Community Legal Assistance Society - BC Judicial Review Self-Help Guide

4. Serving a Judicial Review

Once you have filed your petition and affidavit, you must give stamped copies of these documents to all the people who might be affected by your case.  The people you must serve should be listed in the “On Notice To” section of your petition.  In all cases, you need to give your petition and affidavits to WCAT, the Attorney General of British Columbia, and your employer.

There are rules about how you must give people your court papers. Giving people court documents using these rules is called “service”.  The purpose of serving your court papers is to give people formal notice of your court case and to give them a chance to respond. You cannot go forward with your judicial review before you serve your documents. 

You must serve your petition within 12 months of the date the petition was filed. If you do not serve your petition within 12 months, you cannot use it unless you apply and get an order from a judge “renewing” the petition.  “Renewing” a petition means that the judge has extended the time that the petition is good for so you have time to serve it.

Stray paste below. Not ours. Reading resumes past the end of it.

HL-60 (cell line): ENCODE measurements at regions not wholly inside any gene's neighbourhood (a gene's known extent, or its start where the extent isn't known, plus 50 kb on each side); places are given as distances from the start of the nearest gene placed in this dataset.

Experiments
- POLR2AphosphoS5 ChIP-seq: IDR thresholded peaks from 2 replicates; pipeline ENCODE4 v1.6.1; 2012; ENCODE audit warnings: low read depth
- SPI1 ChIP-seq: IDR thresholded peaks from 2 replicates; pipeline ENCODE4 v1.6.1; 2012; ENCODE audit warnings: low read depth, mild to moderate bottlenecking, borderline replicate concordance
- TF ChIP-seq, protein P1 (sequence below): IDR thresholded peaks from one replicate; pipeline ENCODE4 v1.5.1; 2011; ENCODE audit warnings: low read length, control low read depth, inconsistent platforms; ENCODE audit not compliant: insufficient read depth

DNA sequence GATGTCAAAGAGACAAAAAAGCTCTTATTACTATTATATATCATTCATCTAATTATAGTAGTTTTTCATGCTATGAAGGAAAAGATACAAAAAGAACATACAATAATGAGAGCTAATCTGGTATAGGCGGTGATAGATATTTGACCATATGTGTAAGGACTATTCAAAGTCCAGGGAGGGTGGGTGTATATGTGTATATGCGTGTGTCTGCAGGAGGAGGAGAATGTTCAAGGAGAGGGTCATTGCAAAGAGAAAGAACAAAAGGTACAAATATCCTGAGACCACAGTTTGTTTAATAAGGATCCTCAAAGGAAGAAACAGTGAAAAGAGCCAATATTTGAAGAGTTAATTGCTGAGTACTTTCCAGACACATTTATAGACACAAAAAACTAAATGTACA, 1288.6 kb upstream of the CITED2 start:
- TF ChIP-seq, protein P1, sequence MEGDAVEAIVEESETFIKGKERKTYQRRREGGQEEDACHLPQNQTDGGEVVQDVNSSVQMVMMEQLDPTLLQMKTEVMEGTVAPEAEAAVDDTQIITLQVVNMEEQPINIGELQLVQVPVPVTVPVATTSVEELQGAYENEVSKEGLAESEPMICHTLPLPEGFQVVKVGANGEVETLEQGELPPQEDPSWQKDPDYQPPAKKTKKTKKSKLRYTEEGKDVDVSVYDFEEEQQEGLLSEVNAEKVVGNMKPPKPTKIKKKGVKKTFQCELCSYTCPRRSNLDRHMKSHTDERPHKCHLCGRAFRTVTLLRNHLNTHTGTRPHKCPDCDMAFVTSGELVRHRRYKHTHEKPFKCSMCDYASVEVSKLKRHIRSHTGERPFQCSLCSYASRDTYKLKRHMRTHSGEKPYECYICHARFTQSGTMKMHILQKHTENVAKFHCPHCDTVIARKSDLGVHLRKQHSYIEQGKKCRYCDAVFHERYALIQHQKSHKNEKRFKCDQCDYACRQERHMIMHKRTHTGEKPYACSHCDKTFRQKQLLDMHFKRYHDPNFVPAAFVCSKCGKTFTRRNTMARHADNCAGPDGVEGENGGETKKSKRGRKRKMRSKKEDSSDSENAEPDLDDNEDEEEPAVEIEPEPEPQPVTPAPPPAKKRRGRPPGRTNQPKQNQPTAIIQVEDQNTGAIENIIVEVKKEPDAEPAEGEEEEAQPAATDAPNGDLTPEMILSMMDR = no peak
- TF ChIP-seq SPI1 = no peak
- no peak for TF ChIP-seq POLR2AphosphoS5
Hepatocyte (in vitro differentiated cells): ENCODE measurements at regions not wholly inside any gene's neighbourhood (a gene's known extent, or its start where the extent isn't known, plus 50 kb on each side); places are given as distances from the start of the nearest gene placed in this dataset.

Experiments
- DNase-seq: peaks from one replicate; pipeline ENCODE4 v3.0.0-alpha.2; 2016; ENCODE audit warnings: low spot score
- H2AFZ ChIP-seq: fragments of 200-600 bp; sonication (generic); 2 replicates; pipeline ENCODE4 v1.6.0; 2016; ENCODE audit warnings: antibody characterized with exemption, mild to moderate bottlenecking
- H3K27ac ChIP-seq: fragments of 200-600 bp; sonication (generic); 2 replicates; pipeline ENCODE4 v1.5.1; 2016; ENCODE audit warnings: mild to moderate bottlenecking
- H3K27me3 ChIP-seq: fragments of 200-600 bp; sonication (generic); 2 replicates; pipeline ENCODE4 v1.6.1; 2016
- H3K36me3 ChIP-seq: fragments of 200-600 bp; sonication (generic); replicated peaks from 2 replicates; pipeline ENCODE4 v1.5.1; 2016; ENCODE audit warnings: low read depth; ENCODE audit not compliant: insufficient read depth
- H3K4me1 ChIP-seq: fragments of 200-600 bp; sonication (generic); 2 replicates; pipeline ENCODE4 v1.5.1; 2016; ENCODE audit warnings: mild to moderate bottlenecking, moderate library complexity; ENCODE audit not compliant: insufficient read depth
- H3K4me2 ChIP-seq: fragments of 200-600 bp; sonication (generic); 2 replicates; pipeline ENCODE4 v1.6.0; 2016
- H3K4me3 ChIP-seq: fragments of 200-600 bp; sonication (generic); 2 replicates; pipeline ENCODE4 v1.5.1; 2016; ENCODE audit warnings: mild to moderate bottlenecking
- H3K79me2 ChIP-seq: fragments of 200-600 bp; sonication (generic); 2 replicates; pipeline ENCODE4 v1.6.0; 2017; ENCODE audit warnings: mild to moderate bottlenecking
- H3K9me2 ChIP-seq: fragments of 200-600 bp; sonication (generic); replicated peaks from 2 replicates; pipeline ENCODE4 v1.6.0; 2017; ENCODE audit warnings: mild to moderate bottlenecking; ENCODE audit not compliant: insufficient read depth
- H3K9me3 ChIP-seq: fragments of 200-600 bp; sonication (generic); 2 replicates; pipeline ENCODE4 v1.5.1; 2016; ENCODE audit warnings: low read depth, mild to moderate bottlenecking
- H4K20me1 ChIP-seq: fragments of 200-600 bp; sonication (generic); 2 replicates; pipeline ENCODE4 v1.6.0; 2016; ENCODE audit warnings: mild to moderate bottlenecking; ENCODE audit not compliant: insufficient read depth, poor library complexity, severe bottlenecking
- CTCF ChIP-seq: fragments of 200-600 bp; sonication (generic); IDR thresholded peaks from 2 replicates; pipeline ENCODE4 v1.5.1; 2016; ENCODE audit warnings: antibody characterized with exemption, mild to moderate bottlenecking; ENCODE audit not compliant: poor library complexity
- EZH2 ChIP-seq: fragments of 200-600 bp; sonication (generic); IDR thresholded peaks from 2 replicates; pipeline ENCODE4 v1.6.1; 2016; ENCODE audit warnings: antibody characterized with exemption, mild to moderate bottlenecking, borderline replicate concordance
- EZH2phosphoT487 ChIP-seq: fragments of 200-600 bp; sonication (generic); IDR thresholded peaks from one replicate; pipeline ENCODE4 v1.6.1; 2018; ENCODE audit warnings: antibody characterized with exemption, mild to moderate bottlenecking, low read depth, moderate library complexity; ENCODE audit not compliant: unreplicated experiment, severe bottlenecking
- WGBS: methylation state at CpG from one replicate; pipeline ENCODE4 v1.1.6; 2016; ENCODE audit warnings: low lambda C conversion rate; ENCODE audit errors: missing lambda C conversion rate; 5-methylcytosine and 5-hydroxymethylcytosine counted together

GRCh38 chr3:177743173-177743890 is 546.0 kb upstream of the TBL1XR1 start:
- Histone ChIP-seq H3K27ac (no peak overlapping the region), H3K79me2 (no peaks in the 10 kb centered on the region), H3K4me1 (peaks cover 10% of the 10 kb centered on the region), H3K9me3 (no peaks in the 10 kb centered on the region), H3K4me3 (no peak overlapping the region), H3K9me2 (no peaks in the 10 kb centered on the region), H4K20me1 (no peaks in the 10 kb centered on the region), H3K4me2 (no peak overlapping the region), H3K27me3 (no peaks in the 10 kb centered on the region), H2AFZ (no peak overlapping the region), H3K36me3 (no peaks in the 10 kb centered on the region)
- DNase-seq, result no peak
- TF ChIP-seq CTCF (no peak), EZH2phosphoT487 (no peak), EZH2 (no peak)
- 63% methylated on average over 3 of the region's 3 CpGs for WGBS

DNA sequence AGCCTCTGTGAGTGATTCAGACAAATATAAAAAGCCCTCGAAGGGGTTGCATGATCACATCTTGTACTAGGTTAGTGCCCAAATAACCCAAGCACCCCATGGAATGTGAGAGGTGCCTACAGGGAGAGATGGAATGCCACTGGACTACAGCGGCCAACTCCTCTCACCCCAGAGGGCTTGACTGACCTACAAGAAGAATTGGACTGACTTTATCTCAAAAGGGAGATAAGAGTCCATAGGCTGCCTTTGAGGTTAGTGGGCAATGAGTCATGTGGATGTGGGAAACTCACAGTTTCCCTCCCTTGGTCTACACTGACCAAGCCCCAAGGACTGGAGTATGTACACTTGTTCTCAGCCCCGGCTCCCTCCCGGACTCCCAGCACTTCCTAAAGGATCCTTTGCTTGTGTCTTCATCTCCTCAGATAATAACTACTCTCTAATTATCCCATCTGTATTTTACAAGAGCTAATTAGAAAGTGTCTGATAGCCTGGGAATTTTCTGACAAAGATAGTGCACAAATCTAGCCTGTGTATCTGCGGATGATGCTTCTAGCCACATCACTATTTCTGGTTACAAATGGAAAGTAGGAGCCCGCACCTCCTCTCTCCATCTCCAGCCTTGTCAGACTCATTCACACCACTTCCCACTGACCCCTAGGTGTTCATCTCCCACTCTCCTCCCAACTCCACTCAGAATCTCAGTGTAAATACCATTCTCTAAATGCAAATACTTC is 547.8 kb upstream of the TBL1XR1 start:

This section will tell you how you can have someone else serve documents for you. It will also tell you how you can serve the WCAT, the Attorney General, and other parties. It will also talk about how you can prove that you have served someone.


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Site by the Community Legal Assistance Society. Content available under Creative Commons CC BY-NC licence. This guide is made possible by funding from the British Columbia Ministry of Justice and the Law Foundation of British Columbia. This guide was originally produced by David Mossop, Q.C.
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